How To Care For Clownfish In Aquariums

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Guide To Keeping And Caring For Clownfish In Aquariums

It is relatively easy to keep clownfish in an aquarium as they are considered a good fish for a first time aquarium owner. They easily adapt to new saltwater aquarium environments, more so those bred in captivity than those harvested from the wild. Care for clownfish in aquariums requires one to consider the size and environment of the aquarium, prospective companions of the clownfish, and to know the optimum water temperature, salinity and pH levels this particular fish enjoys. Clownfish in fish tanks are known to be peaceful fish that grow to at least three inches in length and do not require a lot of space to swim around in.

5 Tips On How To Care For Clownfish In Aquariums

1. Aquarium EnvironmentThe tank requirements for proper care for clownfish in aquariums are a well circulated water at a temperature of between 72 to 80 degrees Fahrenheit, and a specific gravity of 1.020 and 1.026. Hiding places are very welcome especially for perceived threats, and a good amount of space to swim around in not less than thirty gallons.

2. FeedingWhen you keep clownfish in an aquarium, ensure that uneaten food does not float around for too long or get stuck in the rocks as this will interfere with the quality of the water. Clownfish are big eaters that are not too fussy. They will feed on flakes, pellets, live and frozen foods, as well as spinach.

3. Aquarium CompanionsThe decision to keep clownfish in an aquarium will determine which species fish can live together with it. The clownfish can get along very well with most fish although they should be kept away from larger carnivorous aggressive fish and other clownfish. Clownfish are not very friendly towards each other unless they are given a lot of room to keep their distance.

4. AnemoneCare for clownfish in aquariums does not demand the presence of anemone for the fish to survive. Having one in the aquarium would be an added advantage but they are difficult to take care of as they require special care and conditions. Alternative additions to the tank for the clownfish include live rock and sand, or the presence of other fish in the tank.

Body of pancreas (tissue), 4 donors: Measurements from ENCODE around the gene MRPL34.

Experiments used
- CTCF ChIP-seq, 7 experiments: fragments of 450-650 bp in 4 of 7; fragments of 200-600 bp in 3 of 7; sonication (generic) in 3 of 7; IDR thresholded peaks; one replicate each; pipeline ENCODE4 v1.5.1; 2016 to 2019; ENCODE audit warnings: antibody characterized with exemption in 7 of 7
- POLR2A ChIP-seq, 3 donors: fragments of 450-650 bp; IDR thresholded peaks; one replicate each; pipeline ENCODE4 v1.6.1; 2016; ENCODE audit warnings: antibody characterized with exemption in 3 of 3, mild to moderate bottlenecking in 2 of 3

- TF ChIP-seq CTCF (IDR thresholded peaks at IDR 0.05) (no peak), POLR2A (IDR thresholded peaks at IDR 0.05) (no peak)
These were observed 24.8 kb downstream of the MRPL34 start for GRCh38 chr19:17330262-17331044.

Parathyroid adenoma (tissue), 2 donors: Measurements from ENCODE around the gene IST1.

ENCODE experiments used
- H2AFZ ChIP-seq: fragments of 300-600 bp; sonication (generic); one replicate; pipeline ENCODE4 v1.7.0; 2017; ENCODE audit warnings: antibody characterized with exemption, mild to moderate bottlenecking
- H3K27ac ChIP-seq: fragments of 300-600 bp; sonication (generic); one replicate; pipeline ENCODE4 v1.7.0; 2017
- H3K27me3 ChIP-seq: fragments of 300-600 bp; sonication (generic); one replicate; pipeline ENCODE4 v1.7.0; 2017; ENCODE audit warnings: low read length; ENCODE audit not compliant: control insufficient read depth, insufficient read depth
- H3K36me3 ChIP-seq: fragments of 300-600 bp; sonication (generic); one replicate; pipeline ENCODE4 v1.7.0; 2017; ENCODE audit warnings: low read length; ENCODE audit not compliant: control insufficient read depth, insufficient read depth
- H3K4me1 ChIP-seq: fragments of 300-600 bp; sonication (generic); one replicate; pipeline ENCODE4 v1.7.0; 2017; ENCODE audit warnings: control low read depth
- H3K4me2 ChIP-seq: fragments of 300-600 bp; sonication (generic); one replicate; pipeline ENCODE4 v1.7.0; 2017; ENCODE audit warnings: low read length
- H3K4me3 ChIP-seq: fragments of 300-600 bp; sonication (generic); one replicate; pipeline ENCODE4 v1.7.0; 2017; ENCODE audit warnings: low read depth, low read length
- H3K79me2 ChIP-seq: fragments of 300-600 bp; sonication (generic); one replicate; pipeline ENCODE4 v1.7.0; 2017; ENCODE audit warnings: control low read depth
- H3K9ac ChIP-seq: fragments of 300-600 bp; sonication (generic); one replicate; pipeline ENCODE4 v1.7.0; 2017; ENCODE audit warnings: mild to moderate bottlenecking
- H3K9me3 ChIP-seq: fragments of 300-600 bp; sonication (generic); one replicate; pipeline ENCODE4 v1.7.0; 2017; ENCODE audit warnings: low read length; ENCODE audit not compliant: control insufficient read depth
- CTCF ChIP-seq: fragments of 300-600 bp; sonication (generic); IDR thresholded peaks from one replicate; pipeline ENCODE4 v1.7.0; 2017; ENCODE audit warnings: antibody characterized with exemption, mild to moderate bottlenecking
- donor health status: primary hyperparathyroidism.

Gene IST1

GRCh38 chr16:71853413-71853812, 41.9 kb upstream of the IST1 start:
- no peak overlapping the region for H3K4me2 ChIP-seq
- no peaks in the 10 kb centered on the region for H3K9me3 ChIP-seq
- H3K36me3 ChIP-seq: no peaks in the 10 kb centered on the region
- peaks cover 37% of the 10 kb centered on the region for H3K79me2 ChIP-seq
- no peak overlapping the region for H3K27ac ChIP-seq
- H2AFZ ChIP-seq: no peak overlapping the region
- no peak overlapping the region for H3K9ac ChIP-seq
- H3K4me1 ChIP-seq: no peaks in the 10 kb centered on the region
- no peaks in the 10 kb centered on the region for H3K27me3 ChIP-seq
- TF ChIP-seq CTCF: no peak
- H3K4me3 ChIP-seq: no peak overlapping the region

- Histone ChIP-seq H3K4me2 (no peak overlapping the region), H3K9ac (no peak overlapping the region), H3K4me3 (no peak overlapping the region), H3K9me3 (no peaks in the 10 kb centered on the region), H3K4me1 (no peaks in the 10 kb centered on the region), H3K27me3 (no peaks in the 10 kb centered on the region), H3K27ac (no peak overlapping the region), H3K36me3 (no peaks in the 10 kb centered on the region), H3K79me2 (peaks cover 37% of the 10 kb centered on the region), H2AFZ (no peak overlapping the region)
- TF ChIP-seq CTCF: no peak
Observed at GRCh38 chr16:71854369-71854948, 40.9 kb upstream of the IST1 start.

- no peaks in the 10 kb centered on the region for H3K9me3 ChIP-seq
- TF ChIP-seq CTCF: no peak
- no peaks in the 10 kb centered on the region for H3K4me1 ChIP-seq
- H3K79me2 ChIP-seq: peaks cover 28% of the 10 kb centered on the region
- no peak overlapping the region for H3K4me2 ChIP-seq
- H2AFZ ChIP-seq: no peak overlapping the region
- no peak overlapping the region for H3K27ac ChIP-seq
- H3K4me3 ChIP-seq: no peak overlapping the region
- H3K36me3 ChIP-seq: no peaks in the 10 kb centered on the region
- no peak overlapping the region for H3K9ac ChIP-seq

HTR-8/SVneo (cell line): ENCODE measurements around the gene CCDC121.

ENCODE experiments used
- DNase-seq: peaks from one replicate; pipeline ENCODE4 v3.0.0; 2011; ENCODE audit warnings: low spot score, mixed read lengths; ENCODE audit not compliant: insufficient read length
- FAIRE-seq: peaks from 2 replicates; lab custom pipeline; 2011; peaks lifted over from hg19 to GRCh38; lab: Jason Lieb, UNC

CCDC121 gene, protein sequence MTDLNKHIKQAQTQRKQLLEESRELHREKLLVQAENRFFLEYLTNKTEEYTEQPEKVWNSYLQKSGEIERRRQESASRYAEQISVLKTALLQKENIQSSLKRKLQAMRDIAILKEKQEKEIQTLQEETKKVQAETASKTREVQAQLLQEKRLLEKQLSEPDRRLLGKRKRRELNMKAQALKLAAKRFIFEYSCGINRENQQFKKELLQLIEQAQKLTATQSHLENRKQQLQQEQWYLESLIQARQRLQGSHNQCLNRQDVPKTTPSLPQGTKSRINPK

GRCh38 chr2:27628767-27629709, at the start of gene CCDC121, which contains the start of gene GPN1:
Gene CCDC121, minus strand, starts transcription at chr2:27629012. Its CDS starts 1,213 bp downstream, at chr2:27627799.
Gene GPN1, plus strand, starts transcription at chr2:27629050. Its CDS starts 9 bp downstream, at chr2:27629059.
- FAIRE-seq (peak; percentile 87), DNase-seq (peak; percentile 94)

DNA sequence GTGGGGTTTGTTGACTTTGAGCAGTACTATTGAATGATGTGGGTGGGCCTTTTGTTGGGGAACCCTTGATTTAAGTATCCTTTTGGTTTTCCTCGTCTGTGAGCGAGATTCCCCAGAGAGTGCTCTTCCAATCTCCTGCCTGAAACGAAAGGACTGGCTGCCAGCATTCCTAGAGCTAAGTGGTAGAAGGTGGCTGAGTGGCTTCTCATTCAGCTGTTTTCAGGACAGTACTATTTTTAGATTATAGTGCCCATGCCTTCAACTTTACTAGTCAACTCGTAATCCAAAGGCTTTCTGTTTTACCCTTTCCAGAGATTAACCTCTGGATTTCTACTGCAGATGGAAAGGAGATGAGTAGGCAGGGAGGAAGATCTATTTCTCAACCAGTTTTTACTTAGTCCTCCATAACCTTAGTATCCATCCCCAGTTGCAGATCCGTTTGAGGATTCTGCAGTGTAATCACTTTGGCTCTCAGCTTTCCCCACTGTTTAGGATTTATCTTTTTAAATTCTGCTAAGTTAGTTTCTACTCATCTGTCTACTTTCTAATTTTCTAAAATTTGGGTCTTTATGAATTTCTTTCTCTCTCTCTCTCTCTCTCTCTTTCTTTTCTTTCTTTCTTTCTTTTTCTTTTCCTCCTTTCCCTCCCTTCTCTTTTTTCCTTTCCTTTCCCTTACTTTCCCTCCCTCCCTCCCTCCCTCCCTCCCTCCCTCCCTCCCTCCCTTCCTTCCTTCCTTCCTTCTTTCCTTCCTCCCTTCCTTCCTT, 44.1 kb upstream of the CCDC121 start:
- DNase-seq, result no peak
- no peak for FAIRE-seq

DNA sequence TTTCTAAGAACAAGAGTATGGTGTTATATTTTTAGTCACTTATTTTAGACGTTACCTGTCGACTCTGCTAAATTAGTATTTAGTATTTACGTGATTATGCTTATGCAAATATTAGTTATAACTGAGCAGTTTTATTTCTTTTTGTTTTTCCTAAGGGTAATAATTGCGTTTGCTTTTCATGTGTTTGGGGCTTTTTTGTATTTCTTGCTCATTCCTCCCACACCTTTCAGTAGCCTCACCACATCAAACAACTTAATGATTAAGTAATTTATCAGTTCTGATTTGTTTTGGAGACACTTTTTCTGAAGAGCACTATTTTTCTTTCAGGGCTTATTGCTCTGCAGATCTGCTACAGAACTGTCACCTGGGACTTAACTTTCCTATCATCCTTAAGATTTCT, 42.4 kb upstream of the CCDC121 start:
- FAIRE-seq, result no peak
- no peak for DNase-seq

5. Types of ClownfishThere are many kinds of clownfish and not just the orange, black and white clownfish from the movie ‘Finding Nemo’. Noting the variety of clownfish available and your preferred species will determine the parameters for the care for clownfish in aquariums in homes, although most clownfish require somewhat similar care. The clownfish are distinct in their coloring and markings.

Everyday Care For Clownfish In Aquariums

Keeping clownfish in a tank is a straightforward venture that requires a fish owner to ensure that the fish don’t go hungry, and that the water is always clean and of good quality for the fish to thrive. Tank companions that do not harass the clownfish will also make a difference in the general aquarium environment. With those general considerations kept in mind, care for clownfish in aquariums is not difficult at all. A happy clownfish is a joy to watch swimming around the tank, and they will interact with their owner in different ways such as swimming in your direction as you approach the tank.

References: Ocellaris Clownfish | Aquatic Community | Animal-World